Today on Project Gutenberg #13

Today on Project Gutenberg, we have…

The Young Alaskans by Emerson Hough

There’s nothing quite like an old-fashioned boys’ adventure book. And by that I mean there’s usually nothing quite as obnoxious. At least this one isn’t G.A. Henty.

You’ve probably never heard of Emerson Hough, who wrote today’s book, but he was a successful and prolific author in the early 20th century. Historical fiction and especially Westerns were his main focus. One of his early novels, The Mississippi Bubble, was among the top bestsellers in America in 1902. Young Alaskans here was written in either 1908 or 1910. Intended for younger readers, it was the first in a series.

Our protagonists are three young boys named Rob, John and Jesse. The personality differences between them appear to be minimal at best. They live in the tiny Alaskan coast town of Valdez, spending their days hunting and fishing and doing 1900s boy things. Rob’s uncle takes the boys on a steamboat trip, which at first delights them to no end, but things go wrong when they are separated from the boat and find themselves lost in the wilderness. From there, the book turns into a fairly standard kids’ adventure story. There’s little to no conflict between the three boys, and they don’t have much trouble living off the land either. But they’re not alone in this isolated area, and they end up facing off against — you guessed it — those “savage” natives.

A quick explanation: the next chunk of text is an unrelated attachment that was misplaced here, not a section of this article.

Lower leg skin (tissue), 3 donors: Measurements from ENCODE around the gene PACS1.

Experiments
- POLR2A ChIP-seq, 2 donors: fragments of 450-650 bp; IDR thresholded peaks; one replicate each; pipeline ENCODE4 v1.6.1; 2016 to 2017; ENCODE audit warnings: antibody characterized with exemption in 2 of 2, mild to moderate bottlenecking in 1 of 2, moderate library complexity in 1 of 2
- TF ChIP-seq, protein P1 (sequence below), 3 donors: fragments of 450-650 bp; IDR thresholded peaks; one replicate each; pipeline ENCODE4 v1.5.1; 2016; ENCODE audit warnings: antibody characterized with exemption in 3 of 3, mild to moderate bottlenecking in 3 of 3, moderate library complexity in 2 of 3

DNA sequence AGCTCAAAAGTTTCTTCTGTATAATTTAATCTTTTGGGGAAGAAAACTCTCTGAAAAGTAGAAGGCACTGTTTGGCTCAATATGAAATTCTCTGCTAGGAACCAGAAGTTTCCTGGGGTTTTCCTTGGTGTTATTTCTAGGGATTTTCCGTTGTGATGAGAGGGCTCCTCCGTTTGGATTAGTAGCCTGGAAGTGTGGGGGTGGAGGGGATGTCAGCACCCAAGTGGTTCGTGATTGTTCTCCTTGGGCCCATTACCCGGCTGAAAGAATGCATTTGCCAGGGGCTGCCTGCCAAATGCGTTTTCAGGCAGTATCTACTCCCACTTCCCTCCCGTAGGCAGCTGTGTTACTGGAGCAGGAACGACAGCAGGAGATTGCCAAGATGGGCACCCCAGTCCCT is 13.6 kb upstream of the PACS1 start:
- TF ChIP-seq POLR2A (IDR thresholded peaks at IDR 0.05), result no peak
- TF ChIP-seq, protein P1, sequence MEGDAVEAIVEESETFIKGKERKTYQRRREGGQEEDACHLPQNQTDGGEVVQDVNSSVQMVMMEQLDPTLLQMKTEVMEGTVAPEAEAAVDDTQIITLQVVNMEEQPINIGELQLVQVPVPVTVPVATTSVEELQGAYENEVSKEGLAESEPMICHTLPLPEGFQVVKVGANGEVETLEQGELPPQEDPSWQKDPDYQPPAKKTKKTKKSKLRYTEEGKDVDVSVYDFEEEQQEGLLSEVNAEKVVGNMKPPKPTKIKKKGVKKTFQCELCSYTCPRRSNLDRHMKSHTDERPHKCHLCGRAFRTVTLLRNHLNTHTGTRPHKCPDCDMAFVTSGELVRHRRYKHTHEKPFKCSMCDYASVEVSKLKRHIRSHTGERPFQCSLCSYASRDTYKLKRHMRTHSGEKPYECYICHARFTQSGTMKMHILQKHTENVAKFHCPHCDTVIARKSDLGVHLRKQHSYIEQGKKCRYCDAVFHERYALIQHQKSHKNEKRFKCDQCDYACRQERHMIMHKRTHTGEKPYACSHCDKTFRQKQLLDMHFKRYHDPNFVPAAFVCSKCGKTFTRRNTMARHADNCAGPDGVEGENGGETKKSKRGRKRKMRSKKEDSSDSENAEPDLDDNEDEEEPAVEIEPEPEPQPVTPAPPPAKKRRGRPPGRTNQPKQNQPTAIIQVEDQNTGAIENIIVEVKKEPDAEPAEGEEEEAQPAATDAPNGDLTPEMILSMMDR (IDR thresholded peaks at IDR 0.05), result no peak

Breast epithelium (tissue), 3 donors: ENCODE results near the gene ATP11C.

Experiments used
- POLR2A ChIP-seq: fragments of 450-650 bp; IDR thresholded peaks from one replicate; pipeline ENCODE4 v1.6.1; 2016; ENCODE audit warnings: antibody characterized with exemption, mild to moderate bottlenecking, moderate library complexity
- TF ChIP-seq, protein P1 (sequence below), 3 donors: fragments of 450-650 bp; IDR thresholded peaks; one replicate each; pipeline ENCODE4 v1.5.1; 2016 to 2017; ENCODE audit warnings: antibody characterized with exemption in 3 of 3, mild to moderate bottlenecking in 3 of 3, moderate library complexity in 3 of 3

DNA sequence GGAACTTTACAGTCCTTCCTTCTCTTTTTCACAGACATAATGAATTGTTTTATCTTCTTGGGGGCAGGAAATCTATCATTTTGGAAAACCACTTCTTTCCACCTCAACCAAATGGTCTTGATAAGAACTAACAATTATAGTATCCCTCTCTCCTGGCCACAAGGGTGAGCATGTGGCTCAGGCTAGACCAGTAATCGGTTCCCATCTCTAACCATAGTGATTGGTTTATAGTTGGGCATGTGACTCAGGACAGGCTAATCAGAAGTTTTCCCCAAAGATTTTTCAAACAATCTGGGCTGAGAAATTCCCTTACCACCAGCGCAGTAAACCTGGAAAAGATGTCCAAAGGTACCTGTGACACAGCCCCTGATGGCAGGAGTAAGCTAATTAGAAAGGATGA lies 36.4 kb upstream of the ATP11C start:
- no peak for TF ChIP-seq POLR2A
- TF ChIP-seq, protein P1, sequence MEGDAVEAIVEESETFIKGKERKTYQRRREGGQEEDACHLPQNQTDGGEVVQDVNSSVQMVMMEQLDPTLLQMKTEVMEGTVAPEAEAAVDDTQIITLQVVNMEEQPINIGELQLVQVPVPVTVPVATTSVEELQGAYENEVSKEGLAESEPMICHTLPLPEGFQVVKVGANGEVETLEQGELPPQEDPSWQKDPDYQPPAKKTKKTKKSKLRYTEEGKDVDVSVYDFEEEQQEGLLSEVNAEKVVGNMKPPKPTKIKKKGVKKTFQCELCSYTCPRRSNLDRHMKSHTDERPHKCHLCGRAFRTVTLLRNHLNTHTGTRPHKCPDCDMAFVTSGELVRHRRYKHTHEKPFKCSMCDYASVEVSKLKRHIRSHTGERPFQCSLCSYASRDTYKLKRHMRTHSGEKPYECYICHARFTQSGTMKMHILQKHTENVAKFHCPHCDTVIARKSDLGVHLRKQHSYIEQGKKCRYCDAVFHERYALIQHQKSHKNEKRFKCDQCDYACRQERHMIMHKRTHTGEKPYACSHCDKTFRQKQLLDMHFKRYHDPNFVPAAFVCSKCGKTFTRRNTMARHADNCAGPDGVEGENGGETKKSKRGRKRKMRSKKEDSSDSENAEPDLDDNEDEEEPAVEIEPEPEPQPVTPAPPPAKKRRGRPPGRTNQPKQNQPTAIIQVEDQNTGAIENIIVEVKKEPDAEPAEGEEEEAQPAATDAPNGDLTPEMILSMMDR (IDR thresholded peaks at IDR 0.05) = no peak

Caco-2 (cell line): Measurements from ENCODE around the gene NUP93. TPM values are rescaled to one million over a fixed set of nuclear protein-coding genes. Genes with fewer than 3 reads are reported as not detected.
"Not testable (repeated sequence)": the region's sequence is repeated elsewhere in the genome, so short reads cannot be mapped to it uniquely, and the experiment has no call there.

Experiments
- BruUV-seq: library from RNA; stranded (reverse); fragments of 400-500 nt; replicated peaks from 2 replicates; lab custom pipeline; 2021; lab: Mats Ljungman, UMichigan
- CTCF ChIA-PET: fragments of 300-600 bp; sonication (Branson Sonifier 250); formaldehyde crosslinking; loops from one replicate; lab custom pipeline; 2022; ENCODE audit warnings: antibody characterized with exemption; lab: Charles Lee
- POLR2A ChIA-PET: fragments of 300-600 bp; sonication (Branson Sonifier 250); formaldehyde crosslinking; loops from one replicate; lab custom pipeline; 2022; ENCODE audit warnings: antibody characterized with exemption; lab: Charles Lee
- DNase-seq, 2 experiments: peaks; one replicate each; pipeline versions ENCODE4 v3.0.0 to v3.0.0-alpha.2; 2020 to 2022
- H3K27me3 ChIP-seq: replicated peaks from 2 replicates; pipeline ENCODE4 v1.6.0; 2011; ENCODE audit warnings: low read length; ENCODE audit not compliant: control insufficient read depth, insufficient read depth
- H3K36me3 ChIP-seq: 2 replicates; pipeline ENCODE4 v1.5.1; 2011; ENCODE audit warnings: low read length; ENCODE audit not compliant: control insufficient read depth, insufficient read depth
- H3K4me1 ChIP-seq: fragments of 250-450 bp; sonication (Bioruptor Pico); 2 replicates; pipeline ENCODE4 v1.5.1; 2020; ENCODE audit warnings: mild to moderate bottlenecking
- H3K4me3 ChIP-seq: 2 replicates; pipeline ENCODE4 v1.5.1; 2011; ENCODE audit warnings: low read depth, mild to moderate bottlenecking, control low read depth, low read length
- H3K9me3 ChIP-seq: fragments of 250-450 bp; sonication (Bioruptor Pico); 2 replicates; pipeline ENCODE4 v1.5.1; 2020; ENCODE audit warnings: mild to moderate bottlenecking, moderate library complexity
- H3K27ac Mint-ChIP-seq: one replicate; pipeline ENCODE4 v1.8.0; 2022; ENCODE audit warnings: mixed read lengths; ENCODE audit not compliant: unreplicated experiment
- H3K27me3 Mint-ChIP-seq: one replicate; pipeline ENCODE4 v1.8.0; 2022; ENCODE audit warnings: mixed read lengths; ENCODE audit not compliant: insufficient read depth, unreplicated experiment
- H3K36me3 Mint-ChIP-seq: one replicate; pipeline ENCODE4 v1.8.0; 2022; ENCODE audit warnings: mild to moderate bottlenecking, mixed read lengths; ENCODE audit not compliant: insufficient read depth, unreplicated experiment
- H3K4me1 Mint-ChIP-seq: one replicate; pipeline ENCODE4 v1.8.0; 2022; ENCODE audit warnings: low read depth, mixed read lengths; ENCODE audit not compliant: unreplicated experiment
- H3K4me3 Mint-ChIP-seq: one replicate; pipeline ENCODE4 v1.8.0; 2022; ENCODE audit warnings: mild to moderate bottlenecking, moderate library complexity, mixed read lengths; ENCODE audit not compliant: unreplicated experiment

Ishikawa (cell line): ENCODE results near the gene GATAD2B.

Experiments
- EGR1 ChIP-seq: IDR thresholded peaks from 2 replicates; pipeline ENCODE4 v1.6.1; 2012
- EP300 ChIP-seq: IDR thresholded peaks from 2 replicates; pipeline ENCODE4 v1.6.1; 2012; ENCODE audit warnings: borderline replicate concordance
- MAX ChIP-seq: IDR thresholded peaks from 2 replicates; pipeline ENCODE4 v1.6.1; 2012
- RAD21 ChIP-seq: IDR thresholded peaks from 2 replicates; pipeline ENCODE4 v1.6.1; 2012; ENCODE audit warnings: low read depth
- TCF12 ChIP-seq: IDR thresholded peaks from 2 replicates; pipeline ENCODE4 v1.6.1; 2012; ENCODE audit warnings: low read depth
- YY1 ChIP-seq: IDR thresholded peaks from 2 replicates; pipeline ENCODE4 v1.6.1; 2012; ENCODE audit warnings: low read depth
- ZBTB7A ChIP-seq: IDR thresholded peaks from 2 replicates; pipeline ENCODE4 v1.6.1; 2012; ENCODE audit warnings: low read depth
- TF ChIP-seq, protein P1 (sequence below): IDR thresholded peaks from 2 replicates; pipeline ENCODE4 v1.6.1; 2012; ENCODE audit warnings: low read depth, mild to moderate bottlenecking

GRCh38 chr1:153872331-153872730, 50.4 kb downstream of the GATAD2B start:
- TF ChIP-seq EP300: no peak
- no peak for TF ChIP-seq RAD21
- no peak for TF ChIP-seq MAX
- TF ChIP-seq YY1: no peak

The one good thing I’ll say here is that this is not the most racist 1900s book I’ve ever read. Not by a longshot. Still, my saying that shouldn’t be taken to mean that this book isn’t racist, because wow it absolutely is. The very first native character (identified as Aleut, which seems to be correct for the geographic area but I’m not completely sure) is an opportunistic troublemaker who is described as having “a face with cunning little eyes set slantwise…and long, stringy locks of dark hair hanging down about the cheeks” and a toothy grimace that “he meant to be a smile” (page 69). The boys promptly capture him, name him Jimmy and more or less make him their slave, and this is presented as a good thing. Later on they encounter a tribe of natives who speak broken English and would sell each other for a child’s rifle. And of course you have the token “good native,” a young boy who helps the protagonists and whose happy ending is going off to the mission school to be Anglicized. Yikes.

Were these attitudes common back when this book was written? Yeah. Am I still going to give this book shit because its age doesn’t excuse the repugnant nature of its content? Also yeah.

I suppose there’s one other good thing I can say about this book, which is that it seems to be making an honest attempt at describing aspects of Alaskan frontier life and Aleut culture. About halfway through the book, for example, we get a chapter where the protagonists accompany the natives on a whale hunt, and Hough gets pretty detailed about the steps involved.